By the time the winter rolls around, the buttons for the television will be either lost or out of battery power. My e-mail address and password will be forgotten again.

Of course, by next winter all of the technologies will be changed.  But, for now, I can still read a good paperback without any technology.

I know about the Kindle and eReader, but I have to have some amusement that doesn’t involve electronics!  My next project is understanding my cell phone.

Please don’t call me if you see me out mowing! I will mow down rabbits and unsuspecting neighbors. If you see me out, call me on my landline and leave a message. We will all be much safer that way.  See you all out there on your mowers. Peace, love, and rock and roll.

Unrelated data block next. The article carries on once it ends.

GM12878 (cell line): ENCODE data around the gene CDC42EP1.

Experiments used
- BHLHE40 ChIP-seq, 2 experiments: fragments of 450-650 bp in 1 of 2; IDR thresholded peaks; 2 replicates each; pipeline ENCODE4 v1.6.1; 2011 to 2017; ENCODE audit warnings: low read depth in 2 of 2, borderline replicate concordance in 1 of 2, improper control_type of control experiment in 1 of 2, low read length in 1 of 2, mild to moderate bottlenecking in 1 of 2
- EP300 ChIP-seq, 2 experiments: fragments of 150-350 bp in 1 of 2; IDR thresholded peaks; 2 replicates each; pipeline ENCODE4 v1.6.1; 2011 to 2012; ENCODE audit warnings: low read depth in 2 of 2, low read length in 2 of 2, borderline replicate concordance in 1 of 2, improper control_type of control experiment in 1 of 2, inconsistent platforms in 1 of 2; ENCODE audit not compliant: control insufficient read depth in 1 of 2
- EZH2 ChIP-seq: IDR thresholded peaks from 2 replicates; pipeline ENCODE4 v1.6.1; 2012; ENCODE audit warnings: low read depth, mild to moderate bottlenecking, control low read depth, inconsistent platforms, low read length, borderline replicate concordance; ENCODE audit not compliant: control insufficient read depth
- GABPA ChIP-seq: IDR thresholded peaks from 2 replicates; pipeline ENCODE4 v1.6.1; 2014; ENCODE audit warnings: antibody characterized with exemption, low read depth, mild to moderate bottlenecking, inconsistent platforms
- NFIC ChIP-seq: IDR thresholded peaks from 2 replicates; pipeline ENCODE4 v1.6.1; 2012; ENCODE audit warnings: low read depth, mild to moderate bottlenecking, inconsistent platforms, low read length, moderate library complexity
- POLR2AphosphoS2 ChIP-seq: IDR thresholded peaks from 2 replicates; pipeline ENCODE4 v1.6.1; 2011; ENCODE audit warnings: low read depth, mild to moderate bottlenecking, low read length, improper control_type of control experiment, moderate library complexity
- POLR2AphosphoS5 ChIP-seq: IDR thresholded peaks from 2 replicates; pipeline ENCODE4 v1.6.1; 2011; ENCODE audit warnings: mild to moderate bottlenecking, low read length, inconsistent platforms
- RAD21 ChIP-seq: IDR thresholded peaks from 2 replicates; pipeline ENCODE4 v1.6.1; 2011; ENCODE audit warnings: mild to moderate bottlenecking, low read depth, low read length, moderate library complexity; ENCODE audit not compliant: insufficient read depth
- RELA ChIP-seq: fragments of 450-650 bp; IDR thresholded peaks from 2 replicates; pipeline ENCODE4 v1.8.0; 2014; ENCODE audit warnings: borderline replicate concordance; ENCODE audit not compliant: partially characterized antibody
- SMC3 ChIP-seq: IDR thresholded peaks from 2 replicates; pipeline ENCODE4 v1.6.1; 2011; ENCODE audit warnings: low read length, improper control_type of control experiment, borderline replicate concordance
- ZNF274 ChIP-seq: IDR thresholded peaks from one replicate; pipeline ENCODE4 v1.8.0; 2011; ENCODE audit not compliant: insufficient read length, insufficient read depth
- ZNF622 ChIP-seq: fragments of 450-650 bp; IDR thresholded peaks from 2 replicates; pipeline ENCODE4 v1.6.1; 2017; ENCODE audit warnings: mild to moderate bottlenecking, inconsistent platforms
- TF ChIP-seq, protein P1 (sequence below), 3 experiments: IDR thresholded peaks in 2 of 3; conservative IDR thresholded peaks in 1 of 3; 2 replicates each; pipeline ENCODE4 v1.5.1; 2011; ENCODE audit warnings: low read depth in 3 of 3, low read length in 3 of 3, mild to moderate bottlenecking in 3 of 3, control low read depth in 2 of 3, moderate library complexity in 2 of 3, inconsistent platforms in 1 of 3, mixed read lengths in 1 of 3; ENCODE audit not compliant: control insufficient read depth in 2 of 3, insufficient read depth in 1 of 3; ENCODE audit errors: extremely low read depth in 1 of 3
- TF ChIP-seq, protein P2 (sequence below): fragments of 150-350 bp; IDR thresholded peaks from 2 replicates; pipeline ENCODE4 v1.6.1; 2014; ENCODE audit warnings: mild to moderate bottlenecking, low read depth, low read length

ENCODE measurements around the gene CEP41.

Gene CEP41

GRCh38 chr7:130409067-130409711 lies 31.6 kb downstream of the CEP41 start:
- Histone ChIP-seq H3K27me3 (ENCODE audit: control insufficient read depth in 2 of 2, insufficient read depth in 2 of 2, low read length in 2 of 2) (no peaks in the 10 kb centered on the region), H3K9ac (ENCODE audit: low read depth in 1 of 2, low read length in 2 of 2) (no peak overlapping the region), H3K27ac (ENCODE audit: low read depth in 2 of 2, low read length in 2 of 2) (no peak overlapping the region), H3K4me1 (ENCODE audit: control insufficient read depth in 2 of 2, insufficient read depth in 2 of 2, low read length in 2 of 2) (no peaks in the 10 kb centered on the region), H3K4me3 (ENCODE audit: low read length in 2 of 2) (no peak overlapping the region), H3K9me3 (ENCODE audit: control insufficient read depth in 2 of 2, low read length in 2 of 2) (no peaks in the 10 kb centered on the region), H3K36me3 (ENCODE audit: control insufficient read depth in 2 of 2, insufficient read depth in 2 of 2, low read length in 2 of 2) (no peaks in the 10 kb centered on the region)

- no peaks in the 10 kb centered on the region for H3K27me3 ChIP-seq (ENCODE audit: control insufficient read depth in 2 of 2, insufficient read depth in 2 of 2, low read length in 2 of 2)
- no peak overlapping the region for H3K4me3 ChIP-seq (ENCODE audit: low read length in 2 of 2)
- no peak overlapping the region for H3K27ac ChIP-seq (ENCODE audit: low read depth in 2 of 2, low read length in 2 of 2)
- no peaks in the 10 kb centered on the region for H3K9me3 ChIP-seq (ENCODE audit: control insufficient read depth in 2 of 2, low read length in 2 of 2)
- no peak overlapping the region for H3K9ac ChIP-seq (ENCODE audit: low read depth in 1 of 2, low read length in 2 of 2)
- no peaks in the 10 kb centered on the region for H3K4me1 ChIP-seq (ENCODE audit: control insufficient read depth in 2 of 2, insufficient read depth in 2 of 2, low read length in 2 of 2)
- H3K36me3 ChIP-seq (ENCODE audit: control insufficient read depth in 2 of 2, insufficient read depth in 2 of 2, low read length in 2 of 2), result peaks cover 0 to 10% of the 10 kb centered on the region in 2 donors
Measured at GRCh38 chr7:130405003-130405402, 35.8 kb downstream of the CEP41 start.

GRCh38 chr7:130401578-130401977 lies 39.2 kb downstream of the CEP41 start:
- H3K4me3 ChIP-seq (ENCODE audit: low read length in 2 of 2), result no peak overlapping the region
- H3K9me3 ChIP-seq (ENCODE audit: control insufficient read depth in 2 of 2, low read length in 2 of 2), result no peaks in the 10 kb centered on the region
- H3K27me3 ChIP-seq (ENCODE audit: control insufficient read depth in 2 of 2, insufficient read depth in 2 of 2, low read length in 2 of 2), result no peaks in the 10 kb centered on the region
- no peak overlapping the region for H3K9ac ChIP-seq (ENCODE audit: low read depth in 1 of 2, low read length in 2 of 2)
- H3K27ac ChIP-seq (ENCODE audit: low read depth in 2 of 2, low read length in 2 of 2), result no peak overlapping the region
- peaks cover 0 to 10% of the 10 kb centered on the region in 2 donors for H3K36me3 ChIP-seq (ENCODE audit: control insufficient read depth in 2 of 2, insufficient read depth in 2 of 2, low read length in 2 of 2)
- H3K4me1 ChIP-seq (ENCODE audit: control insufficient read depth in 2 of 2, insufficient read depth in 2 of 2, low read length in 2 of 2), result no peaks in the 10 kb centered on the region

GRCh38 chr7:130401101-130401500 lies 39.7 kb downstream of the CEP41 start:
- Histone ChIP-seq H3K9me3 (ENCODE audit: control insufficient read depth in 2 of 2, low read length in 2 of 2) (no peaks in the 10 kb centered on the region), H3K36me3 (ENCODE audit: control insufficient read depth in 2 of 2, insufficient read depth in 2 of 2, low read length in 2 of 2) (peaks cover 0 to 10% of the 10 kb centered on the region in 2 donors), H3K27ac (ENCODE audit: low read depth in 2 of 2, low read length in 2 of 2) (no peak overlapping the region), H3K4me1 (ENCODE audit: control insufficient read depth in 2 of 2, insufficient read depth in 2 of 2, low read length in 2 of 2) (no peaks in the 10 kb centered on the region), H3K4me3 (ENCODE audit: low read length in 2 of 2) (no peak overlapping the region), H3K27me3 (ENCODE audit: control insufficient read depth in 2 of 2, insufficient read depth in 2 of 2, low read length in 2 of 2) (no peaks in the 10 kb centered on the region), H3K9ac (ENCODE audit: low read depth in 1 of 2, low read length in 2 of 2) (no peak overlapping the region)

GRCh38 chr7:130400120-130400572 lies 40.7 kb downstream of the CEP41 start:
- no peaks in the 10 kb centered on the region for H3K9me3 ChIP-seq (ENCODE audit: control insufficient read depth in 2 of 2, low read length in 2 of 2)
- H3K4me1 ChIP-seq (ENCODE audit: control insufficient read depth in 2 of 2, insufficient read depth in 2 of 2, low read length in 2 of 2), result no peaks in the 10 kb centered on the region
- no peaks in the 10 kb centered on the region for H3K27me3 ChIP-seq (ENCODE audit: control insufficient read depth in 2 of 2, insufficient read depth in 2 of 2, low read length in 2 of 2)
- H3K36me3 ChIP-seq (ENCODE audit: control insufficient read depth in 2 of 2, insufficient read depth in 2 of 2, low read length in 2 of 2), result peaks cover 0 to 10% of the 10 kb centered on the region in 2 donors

Recently, I have been out and about for various functions.  These functions were for various occasions such as birthdays, weddings, and other social gatherings.

These were different social sets; some were family some were friends.  Some were at private homes; others were at facilities, like hotels. I attended these functions and thought of the recent headlines that obesity is a growing health issue in America.

There are several topics that have been discussed in the media. One topic is the size of the portions one receives in restaurants.

Now restaurants are required to list calories next to whatever is being ordered. Does anyone change her mind after reading the caloric content?

I want what I want and order to my preference not what the calories are. But I often end up bringing home over half of it because it is simply too much.